my recent reads..

One Night At The Call Centre

I had the chance to participate in a focus group for the NLB, and as a bonus got a book voucher to put to good use. Within a few minutes of walking into a bookshop, Chetan Bhagat's One Night At The Call Center caught my eye and was immediately locked-in as a purchase.

This is a refreshing read. In one night we meet Shyam and his call center collegues as they each face life: from a plagiaristic, useless boss who can't hold a real conversation with out using MBA jargon .. arranged marriages gone wrong .. manipulative mothers .. and a job that pays just well enough to suck you in and seduce you into giving up your dreams. It would easy to be cynical like Varun (Vroom):
We get paid well, fifteen thousand a month. Fuck, that's almost twleve dollars a day. Wow, I make as much a day as a US burger boy makes in two hours. Not bad for my college degree. Not bad at all

But this is really a book about hope, and what you are willing to sacrifice in pursuit of a better life. It's a story that transcends culture.

Near the end of the book, there's a self-referential discussion of which of two versions of a critical scene should have been used [don't worry, you'll understand how that makes sense when you read the book]. My only criticism of the book is that I think the author choses the wrong version! But it works well enough to not be a major detraction.

All up, a very good read. Highly recommended! I don't think you need to be into IT, outsourcing or Indian culture to "get it"; this is a book anyone would enjoy.

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JDeveloper Filter Add-in Now on Sourceforge

I introduced the JDeveloper IDE External Filter Add-in project last weekend. Happy to announce that the project's registration on sourceforge is complete, so full source and downloads are now available from the sourceforge jdevfilter project page.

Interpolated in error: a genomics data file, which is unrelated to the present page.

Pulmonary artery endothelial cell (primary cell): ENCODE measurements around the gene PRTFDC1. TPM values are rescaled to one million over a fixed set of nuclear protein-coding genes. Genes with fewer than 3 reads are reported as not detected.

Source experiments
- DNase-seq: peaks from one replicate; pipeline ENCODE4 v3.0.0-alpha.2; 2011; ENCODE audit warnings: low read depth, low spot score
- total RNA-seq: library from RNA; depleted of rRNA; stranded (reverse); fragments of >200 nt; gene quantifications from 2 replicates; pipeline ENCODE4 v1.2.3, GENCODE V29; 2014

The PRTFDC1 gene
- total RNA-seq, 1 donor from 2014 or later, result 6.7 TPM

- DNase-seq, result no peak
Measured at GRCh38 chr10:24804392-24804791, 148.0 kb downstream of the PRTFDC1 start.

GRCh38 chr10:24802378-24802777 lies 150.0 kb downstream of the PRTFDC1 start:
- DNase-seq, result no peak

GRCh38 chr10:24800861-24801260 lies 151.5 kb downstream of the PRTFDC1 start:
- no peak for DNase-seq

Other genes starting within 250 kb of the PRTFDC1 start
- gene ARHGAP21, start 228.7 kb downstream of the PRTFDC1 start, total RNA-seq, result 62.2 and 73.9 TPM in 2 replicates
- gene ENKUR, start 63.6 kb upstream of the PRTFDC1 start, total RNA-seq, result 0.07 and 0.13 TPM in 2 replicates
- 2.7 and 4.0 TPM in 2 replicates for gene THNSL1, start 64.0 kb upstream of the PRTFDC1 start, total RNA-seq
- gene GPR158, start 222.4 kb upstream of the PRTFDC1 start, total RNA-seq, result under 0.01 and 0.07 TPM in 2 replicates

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Tux gets his break with OS/2

Staying with my OS/2 reminiscence for a moment, there's a trove of old gems up on YouTube (including the famous quote from Bill "we believe OS/2 is the platform for the 90's").

While IBM ads in the US defied the limits of corny, in Japan it is all so kawaii.

Of course! The correct way to market an operating system is with a TV star/model (Yamaguchi Tomoko 山口智子), a bear and a penguin.

At least we know what Tux was up to before he got his big break with Linux in 96...taking gigs playing "DOS" and living it up in Ropongi!

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Magician: Apprentice

Moving on to some fantasy after the hard sci-fi of Jupiter...

Magician: Apprentice was Raymond E. Feist's bestselling opener for his Riftwar Saga. First published in 1982, I read the 10th anniversary "author's preferred edition" (I gather that basically means he now has the stature to override the original editor's cuts;-)

Fantasy isn't normally my preferred reading material, but I really enjoyed this. Sure the scale is epic, but unlike Tolkien, Feist keeps the pace up and gory action a-plenty. And I'm looking forward to following Pug's development as a magician. Unlike the fast-food, just-get-the-pronunciation-right approach of Harry Potter, magic in this world is hard.

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